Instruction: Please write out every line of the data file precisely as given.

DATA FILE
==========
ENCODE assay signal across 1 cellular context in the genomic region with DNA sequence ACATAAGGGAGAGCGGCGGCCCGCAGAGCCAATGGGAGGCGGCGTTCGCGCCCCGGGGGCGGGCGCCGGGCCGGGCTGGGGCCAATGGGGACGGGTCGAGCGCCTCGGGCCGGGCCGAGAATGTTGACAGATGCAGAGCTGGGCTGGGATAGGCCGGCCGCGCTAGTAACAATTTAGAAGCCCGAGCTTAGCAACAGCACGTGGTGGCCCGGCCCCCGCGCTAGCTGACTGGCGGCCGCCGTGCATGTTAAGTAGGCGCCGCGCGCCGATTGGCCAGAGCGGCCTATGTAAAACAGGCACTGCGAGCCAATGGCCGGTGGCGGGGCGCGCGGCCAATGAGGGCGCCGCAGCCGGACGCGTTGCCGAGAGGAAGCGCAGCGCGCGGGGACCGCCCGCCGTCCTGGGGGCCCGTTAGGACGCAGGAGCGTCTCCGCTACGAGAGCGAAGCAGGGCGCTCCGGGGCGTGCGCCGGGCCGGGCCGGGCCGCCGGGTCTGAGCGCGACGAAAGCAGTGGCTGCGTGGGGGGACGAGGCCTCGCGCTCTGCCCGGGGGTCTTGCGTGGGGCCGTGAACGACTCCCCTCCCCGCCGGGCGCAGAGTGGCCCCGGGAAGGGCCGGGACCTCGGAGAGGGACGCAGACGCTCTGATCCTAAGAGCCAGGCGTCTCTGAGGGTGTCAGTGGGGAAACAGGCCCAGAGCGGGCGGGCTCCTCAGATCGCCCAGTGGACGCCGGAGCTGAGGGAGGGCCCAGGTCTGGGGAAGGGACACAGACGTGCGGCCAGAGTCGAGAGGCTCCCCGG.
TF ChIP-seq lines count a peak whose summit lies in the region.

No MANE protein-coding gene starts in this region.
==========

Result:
ENCODE assay signal across 1 cellular context in the genomic region with DNA sequence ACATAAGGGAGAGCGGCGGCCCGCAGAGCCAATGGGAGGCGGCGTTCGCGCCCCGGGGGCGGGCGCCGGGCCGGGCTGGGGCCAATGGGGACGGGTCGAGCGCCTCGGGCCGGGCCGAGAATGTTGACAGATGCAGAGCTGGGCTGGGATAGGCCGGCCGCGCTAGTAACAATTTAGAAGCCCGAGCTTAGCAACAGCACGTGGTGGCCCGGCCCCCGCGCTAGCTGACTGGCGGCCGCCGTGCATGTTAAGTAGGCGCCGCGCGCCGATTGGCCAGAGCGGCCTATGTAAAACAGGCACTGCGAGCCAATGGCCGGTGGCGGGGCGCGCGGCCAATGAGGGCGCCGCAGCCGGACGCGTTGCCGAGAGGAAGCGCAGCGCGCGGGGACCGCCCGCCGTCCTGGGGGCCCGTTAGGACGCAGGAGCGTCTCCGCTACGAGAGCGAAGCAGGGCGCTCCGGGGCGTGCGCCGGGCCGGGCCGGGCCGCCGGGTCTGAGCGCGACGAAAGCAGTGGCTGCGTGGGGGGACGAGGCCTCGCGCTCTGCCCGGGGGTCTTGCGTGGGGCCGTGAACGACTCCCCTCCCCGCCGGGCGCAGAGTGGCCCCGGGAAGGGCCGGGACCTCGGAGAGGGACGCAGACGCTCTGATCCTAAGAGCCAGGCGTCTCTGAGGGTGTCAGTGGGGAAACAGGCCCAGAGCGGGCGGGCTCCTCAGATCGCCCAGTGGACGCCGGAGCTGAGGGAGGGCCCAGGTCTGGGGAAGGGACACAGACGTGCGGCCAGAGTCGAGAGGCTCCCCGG.
TF ChIP-seq lines count a peak whose summit lies in the region.

No MANE protein-coding gene starts in this region.